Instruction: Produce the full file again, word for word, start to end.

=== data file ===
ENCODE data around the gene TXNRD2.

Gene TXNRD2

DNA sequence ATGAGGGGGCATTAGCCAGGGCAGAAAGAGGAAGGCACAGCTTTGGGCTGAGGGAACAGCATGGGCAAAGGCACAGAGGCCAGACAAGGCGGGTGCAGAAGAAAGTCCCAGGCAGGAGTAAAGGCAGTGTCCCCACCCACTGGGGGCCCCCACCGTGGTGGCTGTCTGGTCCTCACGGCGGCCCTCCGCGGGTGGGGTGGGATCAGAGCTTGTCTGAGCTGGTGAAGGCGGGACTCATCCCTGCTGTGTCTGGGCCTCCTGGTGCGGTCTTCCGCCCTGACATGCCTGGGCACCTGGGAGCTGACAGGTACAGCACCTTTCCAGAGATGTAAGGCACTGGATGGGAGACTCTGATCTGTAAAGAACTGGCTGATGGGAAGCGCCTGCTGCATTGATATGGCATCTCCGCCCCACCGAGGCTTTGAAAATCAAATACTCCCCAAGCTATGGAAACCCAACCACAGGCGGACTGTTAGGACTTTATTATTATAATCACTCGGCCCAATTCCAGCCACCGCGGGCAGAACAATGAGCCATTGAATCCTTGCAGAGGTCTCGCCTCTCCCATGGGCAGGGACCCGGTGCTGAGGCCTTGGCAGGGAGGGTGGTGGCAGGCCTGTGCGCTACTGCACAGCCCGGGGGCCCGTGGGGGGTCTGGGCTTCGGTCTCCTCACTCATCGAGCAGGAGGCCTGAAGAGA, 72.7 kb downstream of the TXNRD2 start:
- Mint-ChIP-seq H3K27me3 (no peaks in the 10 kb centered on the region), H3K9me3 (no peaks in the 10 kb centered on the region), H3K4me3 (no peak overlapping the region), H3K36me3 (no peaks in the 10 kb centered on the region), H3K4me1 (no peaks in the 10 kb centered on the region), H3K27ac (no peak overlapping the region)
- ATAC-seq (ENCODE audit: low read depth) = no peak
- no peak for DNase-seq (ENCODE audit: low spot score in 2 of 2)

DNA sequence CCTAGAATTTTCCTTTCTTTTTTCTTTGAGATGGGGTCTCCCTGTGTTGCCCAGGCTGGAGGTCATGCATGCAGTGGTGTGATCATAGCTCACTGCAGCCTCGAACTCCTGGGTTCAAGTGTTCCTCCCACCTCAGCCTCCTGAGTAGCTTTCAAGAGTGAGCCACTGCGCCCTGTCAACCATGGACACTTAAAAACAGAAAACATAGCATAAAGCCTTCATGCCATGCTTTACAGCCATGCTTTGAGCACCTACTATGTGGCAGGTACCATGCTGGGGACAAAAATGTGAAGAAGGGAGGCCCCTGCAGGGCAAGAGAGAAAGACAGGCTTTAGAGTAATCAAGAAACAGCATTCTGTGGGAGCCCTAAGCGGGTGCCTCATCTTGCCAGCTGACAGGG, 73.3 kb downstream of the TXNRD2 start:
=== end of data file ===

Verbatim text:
ENCODE data around the gene TXNRD2.

Gene TXNRD2

DNA sequence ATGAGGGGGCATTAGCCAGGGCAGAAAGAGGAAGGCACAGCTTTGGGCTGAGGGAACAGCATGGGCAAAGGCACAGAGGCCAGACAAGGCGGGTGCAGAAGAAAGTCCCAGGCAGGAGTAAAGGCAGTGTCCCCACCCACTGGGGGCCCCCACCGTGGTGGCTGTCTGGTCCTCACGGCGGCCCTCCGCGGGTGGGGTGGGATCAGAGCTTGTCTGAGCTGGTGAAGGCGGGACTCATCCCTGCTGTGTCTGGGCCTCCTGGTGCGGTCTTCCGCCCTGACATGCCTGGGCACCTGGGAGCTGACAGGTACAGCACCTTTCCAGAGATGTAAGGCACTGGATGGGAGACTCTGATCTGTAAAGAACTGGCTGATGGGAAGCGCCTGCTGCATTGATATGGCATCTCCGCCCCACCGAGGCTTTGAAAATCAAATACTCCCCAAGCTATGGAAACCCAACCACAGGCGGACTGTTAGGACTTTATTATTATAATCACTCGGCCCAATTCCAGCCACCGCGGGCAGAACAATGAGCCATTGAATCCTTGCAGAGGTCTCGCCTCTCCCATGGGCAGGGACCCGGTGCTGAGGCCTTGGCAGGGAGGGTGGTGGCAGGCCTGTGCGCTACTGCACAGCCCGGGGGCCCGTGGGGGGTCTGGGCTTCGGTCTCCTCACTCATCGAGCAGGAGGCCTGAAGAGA, 72.7 kb downstream of the TXNRD2 start:
- Mint-ChIP-seq H3K27me3 (no peaks in the 10 kb centered on the region), H3K9me3 (no peaks in the 10 kb centered on the region), H3K4me3 (no peak overlapping the region), H3K36me3 (no peaks in the 10 kb centered on the region), H3K4me1 (no peaks in the 10 kb centered on the region), H3K27ac (no peak overlapping the region)
- ATAC-seq (ENCODE audit: low read depth) = no peak
- no peak for DNase-seq (ENCODE audit: low spot score in 2 of 2)

DNA sequence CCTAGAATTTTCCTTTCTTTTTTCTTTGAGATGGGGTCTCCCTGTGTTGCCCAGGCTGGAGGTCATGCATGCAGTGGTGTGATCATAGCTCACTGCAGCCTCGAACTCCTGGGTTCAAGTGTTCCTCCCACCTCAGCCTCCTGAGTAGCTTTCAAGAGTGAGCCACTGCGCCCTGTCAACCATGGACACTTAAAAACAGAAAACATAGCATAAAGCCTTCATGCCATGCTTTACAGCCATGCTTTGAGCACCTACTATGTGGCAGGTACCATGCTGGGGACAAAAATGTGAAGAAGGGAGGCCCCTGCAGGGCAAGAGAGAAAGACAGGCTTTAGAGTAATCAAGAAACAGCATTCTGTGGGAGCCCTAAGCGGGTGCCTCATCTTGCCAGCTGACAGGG, 73.3 kb downstream of the TXNRD2 start: